Shopping Cart



Hue and Cry by James Alan McPherson Day 4

February 18, 2021 | All the Lonely People

“I could not touch him, although I wanted to; I dared not touch him, although he needed just the slightest touch, the merest sign at that moment more than anything else in the world.”
A complex and troubled sequence revealing honesty, guilt, and fear.

The passage about how successful hunters become the hunted has a Baldwin echo:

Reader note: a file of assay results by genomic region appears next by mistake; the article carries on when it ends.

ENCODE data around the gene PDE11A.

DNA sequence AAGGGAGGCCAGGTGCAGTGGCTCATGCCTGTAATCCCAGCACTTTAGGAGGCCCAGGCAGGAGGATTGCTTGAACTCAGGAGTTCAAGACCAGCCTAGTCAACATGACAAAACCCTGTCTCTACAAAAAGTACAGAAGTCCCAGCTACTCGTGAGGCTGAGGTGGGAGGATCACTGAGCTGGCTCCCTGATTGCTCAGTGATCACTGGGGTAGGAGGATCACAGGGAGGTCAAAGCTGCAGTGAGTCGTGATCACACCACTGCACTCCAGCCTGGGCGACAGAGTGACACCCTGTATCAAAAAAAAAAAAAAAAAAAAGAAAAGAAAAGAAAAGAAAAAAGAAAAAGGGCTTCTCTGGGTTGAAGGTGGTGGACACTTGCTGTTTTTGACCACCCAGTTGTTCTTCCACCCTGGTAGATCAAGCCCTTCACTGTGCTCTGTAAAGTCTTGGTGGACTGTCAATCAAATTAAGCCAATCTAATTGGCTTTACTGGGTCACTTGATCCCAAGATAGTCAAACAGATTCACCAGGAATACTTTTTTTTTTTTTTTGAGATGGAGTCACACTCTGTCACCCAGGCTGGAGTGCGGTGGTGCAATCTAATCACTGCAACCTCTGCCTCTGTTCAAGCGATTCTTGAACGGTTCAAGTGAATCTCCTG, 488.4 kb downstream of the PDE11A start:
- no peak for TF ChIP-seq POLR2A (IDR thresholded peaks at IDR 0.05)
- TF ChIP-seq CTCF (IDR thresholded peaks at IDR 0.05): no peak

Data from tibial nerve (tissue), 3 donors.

"And you know what happens in this water, time? The big fish eat the little fish. That’s all. The big fish eat the little fish and the ocean doesn’t care.”–Giovanni's Room

"I called Alfred Bowles from a telephone booth at the far end of the park."
Loneliness, disorder, truth-seeking, self-doubt: this story had to go here, and it did.

“But it all feels in service of conveying the dark, confusing, self-loathing that comes with questioning one's sexuality. I think it's what makes the story—and the scene where he calls Alfred late at night in particular—so compelling.”
A great reading of the story by Ruben Reyes.

Sign up for A Public Space's Newsletter